2017 ::: 2010 ::: 2009 :::
Jens Lekman - Hotwire the Ferris Wheel, Come on Home to Me, Yeah! Oh Yeah!
Jens Lekman and I got together for the first time in 2009 to record a cover of The Magnetic Fields song ‘Yeah! Oh Yeah!’ for a compilation called ‘Score! 20 Years of Merge Records’. Songs that had been released on the label were covered by various artists, including Ryan Adams, The Shins, St Vincent and The National, Okkervil River and Bill Callahan. Jens and I did a slightly funereal version of this darkly funny Stephin Merritt murder ballad, recording it in a hotel room, on guitar and omnichord.
Then he sang with me on a cover of Lee Hazlewood’s ‘Come on Home to Me’ for my album ‘Love and its Opposite’. And finally I joined him in a duet called ‘Hotwire the Ferris Wheel’, on his album ‘Life Will See You Now’. Like many of Jens’ songs it’s a slightly fantastical story, in which I get to sing the line “Let’s do something illegal!” playing a character who can, yes, ‘hotwire a ferris wheel’.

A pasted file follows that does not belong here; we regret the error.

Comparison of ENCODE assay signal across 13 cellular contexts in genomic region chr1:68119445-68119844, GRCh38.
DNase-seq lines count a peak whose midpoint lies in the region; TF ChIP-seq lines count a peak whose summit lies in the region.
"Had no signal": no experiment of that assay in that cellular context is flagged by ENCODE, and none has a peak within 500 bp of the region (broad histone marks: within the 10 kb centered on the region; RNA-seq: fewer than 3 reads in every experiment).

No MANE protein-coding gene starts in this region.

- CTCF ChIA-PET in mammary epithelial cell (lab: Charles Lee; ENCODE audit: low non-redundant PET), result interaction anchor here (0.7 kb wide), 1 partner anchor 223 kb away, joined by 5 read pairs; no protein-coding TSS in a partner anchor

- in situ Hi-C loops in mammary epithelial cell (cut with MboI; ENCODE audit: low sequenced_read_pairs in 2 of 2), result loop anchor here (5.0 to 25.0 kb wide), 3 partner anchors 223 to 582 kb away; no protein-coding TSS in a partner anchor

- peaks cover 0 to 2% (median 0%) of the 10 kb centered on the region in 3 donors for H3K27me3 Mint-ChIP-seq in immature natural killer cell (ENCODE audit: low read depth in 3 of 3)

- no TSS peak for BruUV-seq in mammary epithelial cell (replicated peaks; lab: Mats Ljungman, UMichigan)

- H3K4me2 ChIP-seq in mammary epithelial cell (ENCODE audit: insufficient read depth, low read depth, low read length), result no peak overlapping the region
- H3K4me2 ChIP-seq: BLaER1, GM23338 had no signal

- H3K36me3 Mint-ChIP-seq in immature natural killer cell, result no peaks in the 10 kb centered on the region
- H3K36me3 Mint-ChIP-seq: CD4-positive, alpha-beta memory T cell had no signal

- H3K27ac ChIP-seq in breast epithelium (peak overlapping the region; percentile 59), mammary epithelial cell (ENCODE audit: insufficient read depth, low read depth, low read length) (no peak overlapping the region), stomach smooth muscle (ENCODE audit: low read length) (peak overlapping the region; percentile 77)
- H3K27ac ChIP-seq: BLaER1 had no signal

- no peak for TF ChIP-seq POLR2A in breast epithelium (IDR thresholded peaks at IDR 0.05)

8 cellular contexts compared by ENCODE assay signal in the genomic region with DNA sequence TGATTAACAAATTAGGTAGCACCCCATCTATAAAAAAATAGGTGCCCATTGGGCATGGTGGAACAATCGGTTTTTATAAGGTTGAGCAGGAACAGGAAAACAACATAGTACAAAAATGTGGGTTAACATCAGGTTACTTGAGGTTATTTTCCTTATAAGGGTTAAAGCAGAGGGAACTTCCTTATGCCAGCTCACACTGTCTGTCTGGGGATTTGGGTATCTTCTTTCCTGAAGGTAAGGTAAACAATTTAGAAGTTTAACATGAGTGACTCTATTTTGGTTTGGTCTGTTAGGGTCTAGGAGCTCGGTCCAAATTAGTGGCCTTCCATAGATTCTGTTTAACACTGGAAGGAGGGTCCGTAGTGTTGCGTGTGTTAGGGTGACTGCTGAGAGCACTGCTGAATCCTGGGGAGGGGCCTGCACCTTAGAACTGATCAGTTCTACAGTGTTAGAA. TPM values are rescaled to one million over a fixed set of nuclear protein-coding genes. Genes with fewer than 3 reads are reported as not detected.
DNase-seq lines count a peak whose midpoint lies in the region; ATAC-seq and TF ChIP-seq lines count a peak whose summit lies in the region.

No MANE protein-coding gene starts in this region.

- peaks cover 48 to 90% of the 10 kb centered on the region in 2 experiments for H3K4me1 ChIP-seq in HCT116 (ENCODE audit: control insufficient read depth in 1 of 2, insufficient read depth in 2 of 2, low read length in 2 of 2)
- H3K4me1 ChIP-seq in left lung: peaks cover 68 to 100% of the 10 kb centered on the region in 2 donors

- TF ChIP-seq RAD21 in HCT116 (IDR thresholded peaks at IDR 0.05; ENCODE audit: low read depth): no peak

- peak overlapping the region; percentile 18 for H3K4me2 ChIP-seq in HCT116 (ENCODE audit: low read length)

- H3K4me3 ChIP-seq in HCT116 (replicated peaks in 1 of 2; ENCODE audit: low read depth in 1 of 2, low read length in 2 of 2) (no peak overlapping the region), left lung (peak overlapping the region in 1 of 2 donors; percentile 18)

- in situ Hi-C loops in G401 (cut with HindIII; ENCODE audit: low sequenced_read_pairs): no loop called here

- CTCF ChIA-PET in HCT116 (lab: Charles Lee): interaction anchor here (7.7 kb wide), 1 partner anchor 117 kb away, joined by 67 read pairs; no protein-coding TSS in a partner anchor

John Grant - Disappointing
I adore John Grant. In 2015 I went with my friend Damian Barr to see his concert at the Hammersmith Apollo, and John had reserved us two centre seats in row A of the circle, which felt like sitting in the royal box. I said to Damian, “They might as well have set up two THRONES for us.” John’s warm baritone filled the room; we wept through the defiant protest song Glacier, and it felt like being hugged from the stage. Nothing makes me happier than the fact that he asked me to sing on one of his songs, and look at the lyrics he gave me! “The genitive case in German, it’s true,/ Is something that I am quite partial to./ Rachmaninov, Scriabin, Prokofiev,/ Dostoevsky, Bulgakov, Vysotsky and Lev.” You could wait a lifetime and never be asked to sing that.
Tevo Howard - Without Me
This is another song where I was sent a backing track, this time by Chicago house star Tevo Howard, and wrote a song over it, which was released in 2010. Known more for his stripped back house tracks, Tevo also used to DJ a club night at the People Lounge bar in Chicago, where he’d play things like Cherrelle’s Saturday Love, Alicia Myers’ I Want to Thank You, Joe Jackson’s Steppin’ Out, M’s Pop Muzik, and Soft Cell’s Tainted Love. I would very much like to have gone to one of those nights. I think this track we did together captures some of that blended love of both house and pop music.